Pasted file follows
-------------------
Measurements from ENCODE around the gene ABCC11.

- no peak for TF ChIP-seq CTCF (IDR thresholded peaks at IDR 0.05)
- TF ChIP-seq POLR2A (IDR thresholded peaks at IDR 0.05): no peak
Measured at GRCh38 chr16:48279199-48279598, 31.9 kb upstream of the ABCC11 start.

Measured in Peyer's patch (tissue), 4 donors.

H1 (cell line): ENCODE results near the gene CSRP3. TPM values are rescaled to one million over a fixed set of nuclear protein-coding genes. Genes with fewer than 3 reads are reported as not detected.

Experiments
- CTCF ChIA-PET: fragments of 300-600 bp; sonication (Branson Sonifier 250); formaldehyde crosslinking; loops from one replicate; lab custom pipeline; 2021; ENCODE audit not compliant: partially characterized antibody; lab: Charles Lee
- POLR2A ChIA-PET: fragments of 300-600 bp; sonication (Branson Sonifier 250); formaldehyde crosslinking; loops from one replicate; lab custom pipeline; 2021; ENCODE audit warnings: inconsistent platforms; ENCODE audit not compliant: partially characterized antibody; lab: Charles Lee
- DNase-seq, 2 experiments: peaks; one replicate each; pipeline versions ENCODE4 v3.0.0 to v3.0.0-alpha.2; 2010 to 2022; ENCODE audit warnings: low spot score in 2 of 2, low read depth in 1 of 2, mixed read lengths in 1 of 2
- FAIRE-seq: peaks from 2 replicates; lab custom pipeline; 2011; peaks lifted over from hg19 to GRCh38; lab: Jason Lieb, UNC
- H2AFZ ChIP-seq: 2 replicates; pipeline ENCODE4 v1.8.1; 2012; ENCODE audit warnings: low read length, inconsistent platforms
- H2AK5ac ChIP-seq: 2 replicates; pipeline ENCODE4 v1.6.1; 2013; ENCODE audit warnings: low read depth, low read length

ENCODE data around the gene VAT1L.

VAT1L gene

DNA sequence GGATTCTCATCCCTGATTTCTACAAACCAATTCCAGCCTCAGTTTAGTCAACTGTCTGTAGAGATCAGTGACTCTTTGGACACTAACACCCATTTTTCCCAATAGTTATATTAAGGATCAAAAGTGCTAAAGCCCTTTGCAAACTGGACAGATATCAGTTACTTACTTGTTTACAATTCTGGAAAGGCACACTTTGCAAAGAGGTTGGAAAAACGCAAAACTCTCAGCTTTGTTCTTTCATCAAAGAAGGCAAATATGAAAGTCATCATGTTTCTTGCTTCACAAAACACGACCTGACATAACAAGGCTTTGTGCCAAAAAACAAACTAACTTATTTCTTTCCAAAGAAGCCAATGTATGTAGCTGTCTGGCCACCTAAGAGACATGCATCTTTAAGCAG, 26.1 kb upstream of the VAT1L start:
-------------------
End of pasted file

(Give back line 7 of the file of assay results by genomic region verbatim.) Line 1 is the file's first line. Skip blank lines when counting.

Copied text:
Experiments